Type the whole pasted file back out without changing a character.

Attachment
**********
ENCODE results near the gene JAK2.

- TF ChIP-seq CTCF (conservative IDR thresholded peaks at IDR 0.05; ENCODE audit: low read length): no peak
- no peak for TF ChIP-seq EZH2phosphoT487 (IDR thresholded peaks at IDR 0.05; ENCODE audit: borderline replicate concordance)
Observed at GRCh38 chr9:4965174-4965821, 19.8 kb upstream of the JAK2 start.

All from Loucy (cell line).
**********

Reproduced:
ENCODE results near the gene JAK2.

- TF ChIP-seq CTCF (conservative IDR thresholded peaks at IDR 0.05; ENCODE audit: low read length): no peak
- no peak for TF ChIP-seq EZH2phosphoT487 (IDR thresholded peaks at IDR 0.05; ENCODE audit: borderline replicate concordance)
Observed at GRCh38 chr9:4965174-4965821, 19.8 kb upstream of the JAK2 start.

All from Loucy (cell line).